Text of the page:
The $100,000 Spouse

I love reading economics books! I will continue to rave about Charles Wheelan’s Naked Economics because, frankly, it is the best economics book I’ve ever read. In a class entitled “Business Public Policy,” there leaves plenty of room to doubt the excitement of the content. However, a stellar professor and simply captivating reading material has propelled this class to my all-time favorite!

The book ranges from humorous to hilarious, all while covering critical economic topics relating to the Great Recession including various types and measures of GDP, exchange rates, etc. I find it fascinating that despite reading five books on the matter, that there are still polarized opinions about the causes and resolution methods for fixing our broken economy. This blog won’t touch that though…

My favorite laugh out loud moment (and inspiration for the blog title) was a very detailed passage on “happiness” and how it is measured. For some reason, the measure of U.S. citizens who were identified as “very happy” plummeted from 36% down to 29% between 1970 and 1999, despite the monstrous growth of the 1990s. The great thing about economists is that they like to quantify everything, especially when it comes to happiness and well being, which in turn drives decision making. According to a study, a lasting marriage is worth $100,000 a year to a person, meaning that married people are “as happy” as someone raking in six figures a year. I’m not implying that an increase in divorce rates is the cause of the decrease in happiness, but in economics it is very easy to see how correlation can spill into a centralized idea from an array of areas.

The concept of placing a monetary value on something like being married just tickles my funny bone. That point manages to impress upon me that being married for a “happy benefit” to be completely absurd while also making sense. A clump of neurons in my gray matter actually understood what was being discussed and the concept of utilizing things we value. We do shop, socialize, and interact because we reap some benefit, such as being fed, feeling happy, getting paid, enjoying new toys, and so on. Economic decisions are no different. It’s true that it’s nearly impossible to generalize or lump together decisions made across a diverse population, let alone an entire country, but the principles stay the same. We do things because we feel that we get some added benefit from it for less than it “costs” us.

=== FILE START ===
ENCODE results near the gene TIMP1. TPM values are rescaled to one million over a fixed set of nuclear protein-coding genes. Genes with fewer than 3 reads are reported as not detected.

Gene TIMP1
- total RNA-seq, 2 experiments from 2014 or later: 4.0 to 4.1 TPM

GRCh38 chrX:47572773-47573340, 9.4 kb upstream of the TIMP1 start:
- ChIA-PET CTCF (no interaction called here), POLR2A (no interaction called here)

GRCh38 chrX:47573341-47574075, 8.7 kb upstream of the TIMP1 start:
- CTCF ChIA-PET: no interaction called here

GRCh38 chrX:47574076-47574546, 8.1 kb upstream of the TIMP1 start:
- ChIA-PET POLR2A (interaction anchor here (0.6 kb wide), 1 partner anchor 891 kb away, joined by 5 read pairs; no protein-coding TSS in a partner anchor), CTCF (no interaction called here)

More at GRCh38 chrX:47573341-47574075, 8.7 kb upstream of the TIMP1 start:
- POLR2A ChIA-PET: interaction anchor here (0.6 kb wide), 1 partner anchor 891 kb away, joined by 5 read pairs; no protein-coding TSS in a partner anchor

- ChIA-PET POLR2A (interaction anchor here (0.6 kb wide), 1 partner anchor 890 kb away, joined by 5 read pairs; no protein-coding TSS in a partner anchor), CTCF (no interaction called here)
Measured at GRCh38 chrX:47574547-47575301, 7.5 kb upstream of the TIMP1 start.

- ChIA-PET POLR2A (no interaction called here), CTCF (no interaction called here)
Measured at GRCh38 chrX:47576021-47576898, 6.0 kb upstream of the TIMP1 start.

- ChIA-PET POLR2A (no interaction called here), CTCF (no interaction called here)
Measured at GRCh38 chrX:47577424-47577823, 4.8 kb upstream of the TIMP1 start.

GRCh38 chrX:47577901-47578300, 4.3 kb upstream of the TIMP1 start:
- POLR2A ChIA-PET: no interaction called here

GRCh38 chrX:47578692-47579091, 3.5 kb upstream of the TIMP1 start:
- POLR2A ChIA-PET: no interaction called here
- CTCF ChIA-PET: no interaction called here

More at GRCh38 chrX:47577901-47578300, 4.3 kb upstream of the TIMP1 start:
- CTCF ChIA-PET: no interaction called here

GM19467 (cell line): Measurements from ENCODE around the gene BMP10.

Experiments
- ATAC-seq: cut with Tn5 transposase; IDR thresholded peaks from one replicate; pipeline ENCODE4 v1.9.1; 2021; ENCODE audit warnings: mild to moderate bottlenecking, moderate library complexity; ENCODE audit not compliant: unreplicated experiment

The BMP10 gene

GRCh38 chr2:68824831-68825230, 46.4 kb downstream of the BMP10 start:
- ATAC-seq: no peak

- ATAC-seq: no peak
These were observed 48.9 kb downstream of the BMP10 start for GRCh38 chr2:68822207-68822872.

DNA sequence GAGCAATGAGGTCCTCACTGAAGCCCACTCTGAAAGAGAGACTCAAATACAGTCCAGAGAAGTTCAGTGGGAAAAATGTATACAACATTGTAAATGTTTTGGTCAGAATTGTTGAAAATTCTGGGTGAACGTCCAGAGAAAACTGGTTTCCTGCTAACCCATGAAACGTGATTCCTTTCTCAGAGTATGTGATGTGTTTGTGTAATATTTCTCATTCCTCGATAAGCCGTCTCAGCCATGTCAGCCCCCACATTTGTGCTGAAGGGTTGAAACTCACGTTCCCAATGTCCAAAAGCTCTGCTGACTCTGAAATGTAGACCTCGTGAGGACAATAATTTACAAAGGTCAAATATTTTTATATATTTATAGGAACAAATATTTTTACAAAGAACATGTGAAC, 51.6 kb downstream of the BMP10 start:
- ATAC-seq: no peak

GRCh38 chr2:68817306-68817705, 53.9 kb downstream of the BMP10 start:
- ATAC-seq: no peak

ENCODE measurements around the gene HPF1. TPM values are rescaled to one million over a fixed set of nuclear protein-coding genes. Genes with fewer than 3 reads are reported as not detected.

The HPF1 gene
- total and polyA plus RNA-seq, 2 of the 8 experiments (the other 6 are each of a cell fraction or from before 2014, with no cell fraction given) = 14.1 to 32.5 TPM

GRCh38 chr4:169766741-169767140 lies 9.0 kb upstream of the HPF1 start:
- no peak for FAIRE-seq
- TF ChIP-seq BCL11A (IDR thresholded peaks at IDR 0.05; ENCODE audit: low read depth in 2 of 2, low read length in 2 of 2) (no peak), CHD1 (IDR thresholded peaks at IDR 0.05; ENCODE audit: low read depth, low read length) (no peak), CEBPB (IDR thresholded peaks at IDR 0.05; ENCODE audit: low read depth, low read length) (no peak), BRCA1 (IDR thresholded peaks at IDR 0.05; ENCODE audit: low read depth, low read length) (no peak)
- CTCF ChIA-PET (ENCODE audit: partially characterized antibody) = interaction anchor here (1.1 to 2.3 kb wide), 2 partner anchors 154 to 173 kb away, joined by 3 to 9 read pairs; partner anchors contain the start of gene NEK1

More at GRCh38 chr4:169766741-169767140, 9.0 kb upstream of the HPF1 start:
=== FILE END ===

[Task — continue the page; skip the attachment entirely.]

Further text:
I greatly appreciate the honesty written into this book. He’s not writing to cast blame or defend politic choices; he is simply writing to convey the economy principles that were broken in 2007 leading to the recession. Also, Wheelan does not claim to have all of the answers:

…recessions are like wars: If we could prevent them, we would. Each one is just different enough from the last to make it hard to ward off.”

The other concept that just clung to my business-driven mind was the idea that money may not even be necessary. After all, what’s a dollar really? Why has our American dollar value suddenly decreased? Why do the green bills count for anything? According to Wheelan, wealth is stored in things like houses, cars, and human capital and are what truly provide value. Money, however, is simply an exchange medium for goods or services. We could survive as a barter-based economy, however, his whimsical point that exchanging chickens for books sold from Amazon would be a logistical nightmare. I love it ;-)

I’m not presumptuous enough to assume I know the answer to any of these questions, but I am a proponent of self-education. Education (as I will always argue) holds the key to a world of knowledge and information, so I encourage you all to find resources about topics that just fascinate you and go learn something new! I don’t care that economics isn’t my area of study or something directly related to my work, but I do care that it has a direct impact on me as a citizen because I vote, because I pay taxes, and because I am an active member of my society. Pleading ignorance will only stifle your growth as a human, so why not do some extra digging and begin to glean knowledge on topics you may not have a clue about?

I hope that your weekend presents great opportunity to enjoy the things in life, because as the saying goes, there is no such thing as a free lunch. Think about how you choose to spend your life this weekend and what it actually costs you (not necessarily monetarily). Not everyone on the planet gets the privilege of spending their time how they want…